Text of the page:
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Bleak House (Bantam Classics)

1 rating: 3.0
A book by Charles Dickens

Bleak Houseis a satirical look at the Byzantine legal system in London as it consumes the minds and talents of the greedy and nearly destroys the lives of innocents--a contemporary tale indeed. Dickens's tale takes us from the foggy dank streets of London … see full wiki

Tags: Book
Author: Charles Dickens
Publisher: Bantam Classics
1 review about Bleak House (Bantam Classics)

"She's a Bleak House", or "the British Seinfeld"

  • Jul 26, 2009
Rating:
+3
"She's a Bleak House" (to the tune of the R & B hit "Brick House") popped into my head as I was reading this book. I was also reminded of "Seinfeld" when I read, on p. 217 of this edition: Dickens description of the legal case at the core of "Bleak House as "such a disturbance about nothing particular", which describes the action in this book much like a British version of the show famously about nothing. While as overbuilt as the "Brick House" of the song, Bleak House is also often enough about nothing to knock it down to four stars.

This one of Dickens "classics" doesn't quite rate so in my estimation due to the multiplicity of characters and the multiplication of words. Frankly, here at the peak of his fame and writing career Dickens needed an editor, but no one could stand in editorship over the Inimitable.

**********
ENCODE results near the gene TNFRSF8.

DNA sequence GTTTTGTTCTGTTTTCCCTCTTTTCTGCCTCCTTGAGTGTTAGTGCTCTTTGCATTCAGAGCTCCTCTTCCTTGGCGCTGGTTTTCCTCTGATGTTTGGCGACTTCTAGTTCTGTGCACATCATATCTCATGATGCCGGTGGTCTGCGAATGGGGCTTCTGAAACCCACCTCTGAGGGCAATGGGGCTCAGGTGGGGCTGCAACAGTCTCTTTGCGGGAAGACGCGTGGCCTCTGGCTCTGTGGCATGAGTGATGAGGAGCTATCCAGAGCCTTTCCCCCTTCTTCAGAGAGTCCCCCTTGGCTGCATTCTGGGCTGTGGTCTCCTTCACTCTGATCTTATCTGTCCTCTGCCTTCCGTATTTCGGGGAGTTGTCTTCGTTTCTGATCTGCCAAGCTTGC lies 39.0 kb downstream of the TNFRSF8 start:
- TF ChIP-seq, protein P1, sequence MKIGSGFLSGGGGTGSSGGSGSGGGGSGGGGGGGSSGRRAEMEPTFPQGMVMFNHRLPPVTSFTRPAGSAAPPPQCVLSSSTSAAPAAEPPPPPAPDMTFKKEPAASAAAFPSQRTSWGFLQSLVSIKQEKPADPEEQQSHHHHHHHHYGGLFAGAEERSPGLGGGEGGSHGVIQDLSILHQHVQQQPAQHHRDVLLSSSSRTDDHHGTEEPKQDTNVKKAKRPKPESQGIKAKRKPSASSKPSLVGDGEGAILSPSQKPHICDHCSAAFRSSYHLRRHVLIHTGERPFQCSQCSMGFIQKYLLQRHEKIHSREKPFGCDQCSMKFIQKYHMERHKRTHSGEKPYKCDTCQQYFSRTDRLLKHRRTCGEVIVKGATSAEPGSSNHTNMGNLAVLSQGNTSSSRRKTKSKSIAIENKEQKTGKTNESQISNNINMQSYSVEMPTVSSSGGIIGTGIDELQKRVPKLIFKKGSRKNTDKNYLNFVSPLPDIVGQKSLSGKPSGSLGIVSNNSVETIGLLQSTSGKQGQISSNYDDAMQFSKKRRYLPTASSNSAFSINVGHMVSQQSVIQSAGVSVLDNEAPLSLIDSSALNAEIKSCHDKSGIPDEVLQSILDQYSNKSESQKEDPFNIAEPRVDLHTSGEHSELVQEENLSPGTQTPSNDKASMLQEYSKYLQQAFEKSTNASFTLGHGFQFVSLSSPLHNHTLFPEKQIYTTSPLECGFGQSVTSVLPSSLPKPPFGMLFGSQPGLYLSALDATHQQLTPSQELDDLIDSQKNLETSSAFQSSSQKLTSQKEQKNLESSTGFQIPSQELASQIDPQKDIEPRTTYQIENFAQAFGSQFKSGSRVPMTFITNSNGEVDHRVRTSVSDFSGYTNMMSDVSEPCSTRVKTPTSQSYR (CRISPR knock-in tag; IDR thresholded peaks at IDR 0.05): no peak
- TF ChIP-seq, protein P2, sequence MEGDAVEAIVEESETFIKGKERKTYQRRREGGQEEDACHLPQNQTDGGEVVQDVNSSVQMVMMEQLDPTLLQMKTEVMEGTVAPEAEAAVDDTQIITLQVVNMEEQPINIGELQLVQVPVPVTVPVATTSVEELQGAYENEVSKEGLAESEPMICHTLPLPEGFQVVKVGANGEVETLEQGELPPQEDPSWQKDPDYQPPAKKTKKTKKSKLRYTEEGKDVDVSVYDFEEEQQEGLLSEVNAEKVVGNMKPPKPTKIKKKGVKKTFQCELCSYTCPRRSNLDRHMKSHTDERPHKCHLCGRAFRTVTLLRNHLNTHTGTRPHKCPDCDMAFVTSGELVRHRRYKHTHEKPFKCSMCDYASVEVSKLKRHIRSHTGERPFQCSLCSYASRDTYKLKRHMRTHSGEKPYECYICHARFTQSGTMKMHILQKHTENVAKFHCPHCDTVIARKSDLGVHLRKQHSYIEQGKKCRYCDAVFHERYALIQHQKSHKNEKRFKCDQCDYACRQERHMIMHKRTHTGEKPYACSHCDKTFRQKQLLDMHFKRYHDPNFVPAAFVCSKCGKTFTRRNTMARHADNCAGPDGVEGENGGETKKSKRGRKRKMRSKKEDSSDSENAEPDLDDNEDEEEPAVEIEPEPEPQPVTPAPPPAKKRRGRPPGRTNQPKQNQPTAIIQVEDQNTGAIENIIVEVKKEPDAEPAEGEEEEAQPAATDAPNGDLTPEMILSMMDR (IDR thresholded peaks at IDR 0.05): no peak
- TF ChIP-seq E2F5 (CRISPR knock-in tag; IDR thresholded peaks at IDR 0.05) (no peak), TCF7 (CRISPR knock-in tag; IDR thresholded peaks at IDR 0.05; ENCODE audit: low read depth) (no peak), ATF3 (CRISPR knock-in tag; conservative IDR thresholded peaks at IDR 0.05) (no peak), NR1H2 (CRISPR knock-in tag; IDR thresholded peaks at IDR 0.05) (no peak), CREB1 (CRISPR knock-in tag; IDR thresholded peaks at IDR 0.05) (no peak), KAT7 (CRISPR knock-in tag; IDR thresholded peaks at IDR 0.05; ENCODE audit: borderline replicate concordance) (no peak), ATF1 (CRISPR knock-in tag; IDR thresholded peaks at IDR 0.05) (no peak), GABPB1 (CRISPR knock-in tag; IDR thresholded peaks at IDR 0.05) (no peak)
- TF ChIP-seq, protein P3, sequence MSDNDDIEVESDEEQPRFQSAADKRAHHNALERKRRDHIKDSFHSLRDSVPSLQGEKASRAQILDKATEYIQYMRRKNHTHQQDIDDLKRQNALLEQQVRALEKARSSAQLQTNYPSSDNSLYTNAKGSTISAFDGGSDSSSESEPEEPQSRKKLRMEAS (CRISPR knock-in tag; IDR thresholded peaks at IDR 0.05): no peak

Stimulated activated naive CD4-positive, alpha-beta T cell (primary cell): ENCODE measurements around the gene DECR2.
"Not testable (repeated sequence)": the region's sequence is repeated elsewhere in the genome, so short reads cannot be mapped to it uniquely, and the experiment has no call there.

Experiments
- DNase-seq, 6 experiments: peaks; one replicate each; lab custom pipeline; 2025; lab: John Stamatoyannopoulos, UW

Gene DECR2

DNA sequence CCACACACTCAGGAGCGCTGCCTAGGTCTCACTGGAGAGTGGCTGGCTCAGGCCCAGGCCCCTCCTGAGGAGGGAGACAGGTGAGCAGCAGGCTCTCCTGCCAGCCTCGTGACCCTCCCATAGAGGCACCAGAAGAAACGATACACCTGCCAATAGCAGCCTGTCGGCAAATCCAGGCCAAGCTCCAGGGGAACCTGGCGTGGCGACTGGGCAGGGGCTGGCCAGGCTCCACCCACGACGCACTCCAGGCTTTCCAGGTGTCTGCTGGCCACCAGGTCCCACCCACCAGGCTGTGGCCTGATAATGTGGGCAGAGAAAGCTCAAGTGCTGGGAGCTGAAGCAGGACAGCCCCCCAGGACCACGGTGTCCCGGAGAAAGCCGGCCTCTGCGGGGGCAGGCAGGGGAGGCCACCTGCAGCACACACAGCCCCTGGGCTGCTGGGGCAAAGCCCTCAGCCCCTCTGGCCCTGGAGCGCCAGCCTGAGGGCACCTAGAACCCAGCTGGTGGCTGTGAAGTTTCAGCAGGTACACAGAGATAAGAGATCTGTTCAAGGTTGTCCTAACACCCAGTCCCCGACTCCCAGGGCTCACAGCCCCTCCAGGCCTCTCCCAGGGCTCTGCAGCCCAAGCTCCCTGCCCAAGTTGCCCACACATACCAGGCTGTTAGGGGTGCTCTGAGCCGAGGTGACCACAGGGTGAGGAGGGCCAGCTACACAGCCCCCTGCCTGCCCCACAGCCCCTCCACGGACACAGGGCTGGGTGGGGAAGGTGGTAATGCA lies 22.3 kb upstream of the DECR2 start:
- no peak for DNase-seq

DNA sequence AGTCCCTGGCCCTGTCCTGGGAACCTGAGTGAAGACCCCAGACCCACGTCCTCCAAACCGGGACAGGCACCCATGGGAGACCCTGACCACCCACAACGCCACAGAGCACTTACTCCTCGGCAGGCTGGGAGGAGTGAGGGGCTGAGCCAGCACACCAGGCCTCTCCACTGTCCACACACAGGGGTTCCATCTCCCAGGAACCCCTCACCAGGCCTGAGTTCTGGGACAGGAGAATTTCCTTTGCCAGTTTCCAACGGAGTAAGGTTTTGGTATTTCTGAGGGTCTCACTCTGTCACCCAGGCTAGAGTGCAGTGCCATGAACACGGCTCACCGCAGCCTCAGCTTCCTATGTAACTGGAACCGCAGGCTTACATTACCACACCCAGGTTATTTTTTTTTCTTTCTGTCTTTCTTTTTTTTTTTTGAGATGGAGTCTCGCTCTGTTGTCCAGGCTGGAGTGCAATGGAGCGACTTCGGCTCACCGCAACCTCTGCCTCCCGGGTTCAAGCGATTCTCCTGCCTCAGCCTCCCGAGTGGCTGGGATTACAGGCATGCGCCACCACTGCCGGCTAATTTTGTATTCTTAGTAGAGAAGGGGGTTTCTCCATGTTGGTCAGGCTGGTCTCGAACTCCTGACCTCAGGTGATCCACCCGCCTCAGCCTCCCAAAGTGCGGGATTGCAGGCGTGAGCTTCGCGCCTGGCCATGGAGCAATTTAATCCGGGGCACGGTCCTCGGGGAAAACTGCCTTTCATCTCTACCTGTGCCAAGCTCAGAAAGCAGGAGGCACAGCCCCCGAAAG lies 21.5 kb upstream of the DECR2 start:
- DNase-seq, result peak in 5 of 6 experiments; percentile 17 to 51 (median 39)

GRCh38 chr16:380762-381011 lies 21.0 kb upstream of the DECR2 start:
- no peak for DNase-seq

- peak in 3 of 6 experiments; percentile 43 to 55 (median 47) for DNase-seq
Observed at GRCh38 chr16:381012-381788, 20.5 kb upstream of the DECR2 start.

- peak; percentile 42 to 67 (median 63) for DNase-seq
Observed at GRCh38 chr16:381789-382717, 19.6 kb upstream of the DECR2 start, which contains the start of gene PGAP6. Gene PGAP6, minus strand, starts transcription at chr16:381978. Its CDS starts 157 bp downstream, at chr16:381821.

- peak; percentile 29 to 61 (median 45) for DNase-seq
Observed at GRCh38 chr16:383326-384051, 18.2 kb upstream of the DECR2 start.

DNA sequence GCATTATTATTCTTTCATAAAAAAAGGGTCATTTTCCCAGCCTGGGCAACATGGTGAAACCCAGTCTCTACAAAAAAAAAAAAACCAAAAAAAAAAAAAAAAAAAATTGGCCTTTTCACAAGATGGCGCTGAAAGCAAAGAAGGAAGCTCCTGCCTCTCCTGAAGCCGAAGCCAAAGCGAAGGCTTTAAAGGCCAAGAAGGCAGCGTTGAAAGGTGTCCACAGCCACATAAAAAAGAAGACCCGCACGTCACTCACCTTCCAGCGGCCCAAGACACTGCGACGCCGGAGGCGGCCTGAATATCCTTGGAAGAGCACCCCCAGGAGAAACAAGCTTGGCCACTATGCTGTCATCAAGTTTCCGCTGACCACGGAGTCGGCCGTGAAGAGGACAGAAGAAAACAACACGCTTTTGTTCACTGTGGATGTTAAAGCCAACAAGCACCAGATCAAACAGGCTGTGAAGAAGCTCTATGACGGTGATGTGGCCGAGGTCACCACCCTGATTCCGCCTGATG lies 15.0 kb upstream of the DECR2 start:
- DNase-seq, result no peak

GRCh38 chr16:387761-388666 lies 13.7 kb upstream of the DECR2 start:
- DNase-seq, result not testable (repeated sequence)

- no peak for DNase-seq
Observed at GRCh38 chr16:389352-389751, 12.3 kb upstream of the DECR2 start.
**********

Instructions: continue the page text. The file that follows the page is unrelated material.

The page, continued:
So he wrote on and on, 818 pages in the paperback "Bantam Classic" edition I read. Characters are introduced and detailed, then dropped for hundreds of pages; would the luster of the novel have been materially diminished had the weight been materially reduced by excising the story line of Caddy Jellyby and the Turveydrops? Caddy Jelleyby exists primarily to allow Dickens to lampoon her mother's over-earnest championing of foreign missionary efforts at the expense of ignoring her domestic duties. I get it, and contemporary readers got it and talked much about at the time it was serially published but it adds nothing but weight to the novel today.

Dickens' other primary target in the book, of course, is the labyrinthine legal system in the England of his day. The plot loosely follows the progress of Jarndyce and Jarndyce through the courts and the impact the starts and delays and fitful progress of the case upon its participants, observers, and lawyers. Dickens uses this backdrop for several comic and tragic set pieces.

Among the main characters are some of the most endearing Dickens' creations: practically perfect Esther Summerson, her heroic Guardian (one of the Jarndyces in the suit who has washed his hands of the mess), Jo the homeless boy who is tragically and comically entangled in the web of conflict between the sinking upper class and striving middle class which Dickens' adroitly depicts, and Mr. Bucket "of the Detective", whom Dickens uses to draw together and resolve the threads of the plot, and who points the way to countless other literary detectives to come (screenwriters for the old "Columbo" TV series obviously studied at the school of Bucket).

The effect is an overstuffed couch of a book--comfortable but lumpy. Judicious editing could have made it a classic--smoother on the back and easier on the eyes.

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